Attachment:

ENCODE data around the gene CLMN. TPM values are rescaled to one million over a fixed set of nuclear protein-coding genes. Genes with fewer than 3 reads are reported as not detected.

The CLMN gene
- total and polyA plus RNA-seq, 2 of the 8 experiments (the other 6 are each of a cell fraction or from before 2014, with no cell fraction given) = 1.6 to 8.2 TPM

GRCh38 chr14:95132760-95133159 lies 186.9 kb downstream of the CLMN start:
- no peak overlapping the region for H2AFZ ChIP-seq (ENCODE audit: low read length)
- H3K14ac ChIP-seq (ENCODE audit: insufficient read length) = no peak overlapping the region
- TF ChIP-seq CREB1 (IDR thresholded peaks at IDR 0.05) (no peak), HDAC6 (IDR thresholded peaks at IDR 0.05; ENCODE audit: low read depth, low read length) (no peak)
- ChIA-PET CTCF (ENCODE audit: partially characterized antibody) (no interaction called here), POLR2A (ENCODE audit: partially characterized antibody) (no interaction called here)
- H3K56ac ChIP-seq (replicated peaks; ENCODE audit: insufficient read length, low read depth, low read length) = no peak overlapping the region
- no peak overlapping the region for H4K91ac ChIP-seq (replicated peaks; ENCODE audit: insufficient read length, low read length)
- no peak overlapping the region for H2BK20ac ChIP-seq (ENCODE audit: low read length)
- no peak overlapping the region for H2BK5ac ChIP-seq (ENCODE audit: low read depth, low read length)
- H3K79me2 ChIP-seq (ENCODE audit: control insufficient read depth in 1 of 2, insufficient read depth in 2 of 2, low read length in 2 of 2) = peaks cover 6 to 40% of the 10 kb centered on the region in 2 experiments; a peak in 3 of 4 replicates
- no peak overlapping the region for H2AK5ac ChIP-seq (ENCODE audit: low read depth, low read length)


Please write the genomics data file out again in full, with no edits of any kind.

ENCODE data around the gene CLMN. TPM values are rescaled to one million over a fixed set of nuclear protein-coding genes. Genes with fewer than 3 reads are reported as not detected.

The CLMN gene
- total and polyA plus RNA-seq, 2 of the 8 experiments (the other 6 are each of a cell fraction or from before 2014, with no cell fraction given) = 1.6 to 8.2 TPM

GRCh38 chr14:95132760-95133159 lies 186.9 kb downstream of the CLMN start:
- no peak overlapping the region for H2AFZ ChIP-seq (ENCODE audit: low read length)
- H3K14ac ChIP-seq (ENCODE audit: insufficient read length) = no peak overlapping the region
- TF ChIP-seq CREB1 (IDR thresholded peaks at IDR 0.05) (no peak), HDAC6 (IDR thresholded peaks at IDR 0.05; ENCODE audit: low read depth, low read length) (no peak)
- ChIA-PET CTCF (ENCODE audit: partially characterized antibody) (no interaction called here), POLR2A (ENCODE audit: partially characterized antibody) (no interaction called here)
- H3K56ac ChIP-seq (replicated peaks; ENCODE audit: insufficient read length, low read depth, low read length) = no peak overlapping the region
- no peak overlapping the region for H4K91ac ChIP-seq (replicated peaks; ENCODE audit: insufficient read length, low read length)
- no peak overlapping the region for H2BK20ac ChIP-seq (ENCODE audit: low read length)
- no peak overlapping the region for H2BK5ac ChIP-seq (ENCODE audit: low read depth, low read length)
- H3K79me2 ChIP-seq (ENCODE audit: control insufficient read depth in 1 of 2, insufficient read depth in 2 of 2, low read length in 2 of 2) = peaks cover 6 to 40% of the 10 kb centered on the region in 2 experiments; a peak in 3 of 4 replicates
- no peak overlapping the region for H2AK5ac ChIP-seq (ENCODE audit: low read depth, low read length)